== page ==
Engine oil

from Wikipedia, the free encyclopedia

In everyday language, engine oil is understood to mean any type of lubricating oil that is suitable for lubricating an internal combustion engine .

In a broader sense, the two-stroke engine oils also belong to the category of engine oils, as do all lubricating oils that are intended for other engine types. However, these usually have other generic names geared to their specific purpose.

Synthetic engine oil

Manufacturing method

  • Mineral oil : Mineral oil-based motor oil is made from base oils obtained directly from petroleum distillates .
  • Partly synthetic oil : Partly synthetic motor oil is made from a mixture of mineral oils and synthetic base oils.
  • Synthetic oil : Synthetic motor oil is made exclusively from base oils that have been obtained synthetically or not directly from petroleum distillates.

Viscosity grades

SAE classification

Examples of SAE classes: reddish colors mean single-grade summer oils, bluish colors are single-grade winter oils, greenish colors are multi-grade oils

The SAE viscosity are classes since 1911 by the Automotive Society of Engineers determined.

Motor oils for motor vehicles are divided into summer and winter oils. This is to be understood historically, since motor oils used to be changed depending on the season. Multigrade oils that combine the properties of summer and winter oils are common today. Technical progress makes it possible to cover all seasons with the same engine oil. For special cases, such as racing or polar expeditions, single-grade oils are still available.

  • According to SAE J300 (as of January 2015), summer oils are given one of the viscosity classes 8 (very thin), 12, 16, 20, 30, 40, 50 or 60 (very thick). The main distinguishing feature is the flow behavior at high oil temperatures. The load-bearing capacity of the lubricating film is better with a higher viscosity than with a lower one, but the viscosity itself is not a quality feature. The reference temperature for hot engine oil is 100 ° C, although even higher oil temperatures (up to a maximum of around 120 ° C, sometimes up to 130 ° C) can occur in the engine.
Engine oil Viscosity at 100 ° C
SAE 16 5.6 mm² / s to 6.9 mm² / s
SAE 20 6.9 mm² / s to 9.3 mm² / s
SAE 30 9.3 mm² / s to 12.5 mm² / s
SAE 40 12.5 mm² / s to 16.3 mm² / s
SAE 50 16.3 mm² / s to 21.9 mm² / s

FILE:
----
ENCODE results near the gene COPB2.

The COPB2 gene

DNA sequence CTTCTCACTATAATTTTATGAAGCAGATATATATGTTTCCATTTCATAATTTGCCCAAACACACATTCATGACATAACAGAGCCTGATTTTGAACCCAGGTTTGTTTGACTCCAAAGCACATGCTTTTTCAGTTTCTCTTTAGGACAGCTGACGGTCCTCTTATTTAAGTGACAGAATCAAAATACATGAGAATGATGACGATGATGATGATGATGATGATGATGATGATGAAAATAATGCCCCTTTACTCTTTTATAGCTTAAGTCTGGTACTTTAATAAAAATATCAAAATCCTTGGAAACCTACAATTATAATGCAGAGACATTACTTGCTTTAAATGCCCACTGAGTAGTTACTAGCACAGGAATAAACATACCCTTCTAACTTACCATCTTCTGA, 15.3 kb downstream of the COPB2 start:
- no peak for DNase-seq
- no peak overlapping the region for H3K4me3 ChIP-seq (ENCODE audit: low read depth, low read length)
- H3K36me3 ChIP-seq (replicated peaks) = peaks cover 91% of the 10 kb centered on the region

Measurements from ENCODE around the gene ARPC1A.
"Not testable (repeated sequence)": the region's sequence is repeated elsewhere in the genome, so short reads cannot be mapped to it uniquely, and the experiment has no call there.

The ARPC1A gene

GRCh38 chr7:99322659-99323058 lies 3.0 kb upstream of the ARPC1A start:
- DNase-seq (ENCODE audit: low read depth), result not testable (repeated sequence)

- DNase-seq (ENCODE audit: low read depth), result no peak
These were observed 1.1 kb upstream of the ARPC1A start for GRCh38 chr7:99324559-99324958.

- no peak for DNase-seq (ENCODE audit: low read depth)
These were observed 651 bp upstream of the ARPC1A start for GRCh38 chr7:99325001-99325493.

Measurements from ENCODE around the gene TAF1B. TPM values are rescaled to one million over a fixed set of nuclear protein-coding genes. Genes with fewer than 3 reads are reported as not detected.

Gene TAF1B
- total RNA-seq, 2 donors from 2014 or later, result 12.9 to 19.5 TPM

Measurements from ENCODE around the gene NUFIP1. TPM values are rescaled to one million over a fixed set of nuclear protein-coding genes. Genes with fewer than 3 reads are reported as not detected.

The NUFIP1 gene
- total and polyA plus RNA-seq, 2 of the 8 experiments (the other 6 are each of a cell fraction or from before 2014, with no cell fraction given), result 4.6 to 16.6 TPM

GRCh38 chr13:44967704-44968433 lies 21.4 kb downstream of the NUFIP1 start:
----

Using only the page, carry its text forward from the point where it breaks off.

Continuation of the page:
SAE 60 21.9 mm² / s and more
  • According to SAE J300, winter oils are given one of the viscosity classes 0W (very thin), 5W, 10W, 15W, 20W or 25W, with the “W” standing for “winter suitability”. The low-temperature pump viscosity at a certain temperature is encoded as a numerical value according to the following scheme:
Engine oil Lowest temperature at which the oil can still be pumped under specified conditions (SAE J 300).
SAE 0W −40 ° C
SAE 5W −35 ° C
SAE 10W −30 ° C
SAE 15W −25 ° C
SAE 20W −20 ° C
SAE 25W −15 ° C
Two canisters with different multigrade oils: SAE 5W-40 on the left, SAE 10W-40 on the right
  • Multigrade oils can bridge the viscosity classes of two or more single-grade oils. In contrast to single-grade oils, they are therefore suitable for combined summer and winter operation.

When naming multigrade oils, the low-temperature viscosity with the addition W is always mentioned first, followed by the high-temperature viscosity after the hyphen.

These oils must meet the requirements of SAE J300 for both viscosity classes. Examples:

Multigrade oil Low temperature viscosity High temperature viscosity
SAE 0W-40 SAE 0W SAE 40
SAE 5W-40 SAE 5W SAE 40
SAE 10W-40 SAE 10W SAE 40
SAE 10W-60 SAE 10W SAE 60
SAE 20W-60 SAE 20W SAE 60
SAE 15W-40 SAE 15W SAE 40
SAE 20W-50 SAE 20W SAE 50

In order to be able to bridge several viscosity ranges, multigrade oils contain polymers as viscosity index improvers.

The choice of viscosity class is generally based on the specifications of the vehicle manufacturer, or more specifically: the engine manufacturer. Normally, the designer of a machine knows best which structural features he has equipped the unit with and which viscosity class is necessary for the correct oil pressure.

Because that is the main reason for specifying the viscosity class: to ensure the correct oil pressure in the engine. Too high an oil pressure can "overpress" the motor seals, while too low an oil pressure cannot guarantee the lubrication of the bearings used in the motor.

Gear oils for motor vehicles have the viscosity classes SAE 70 (very thin) to SAE 250 (very thick).

Engine oils for aircraft with piston engines are in turn designated according to SAE J-1966 and J-1899 with the viscosity grades 65 to 120 according to their SUS value ( Saybolt Universal Seconds ).

The viscosity according to the SAE classification can not be seen absolutely. These are by no means measured values, but merely comparative values, the significance of which is limited to a firmly defined group. The viscosity data of different types of oil can not be compared with each other, but only within their group.

The following oils are roughly comparable in terms of their viscosity :

Engine oil Gear oil Aircraft engine oil
SAE 20 SAE 80
SAE 30 SUS weight 65
SAE 40 SAE 90 SUS weight 80
SAE 50 SAE 90 SUS weight 100
SAE 60 SUS weight 120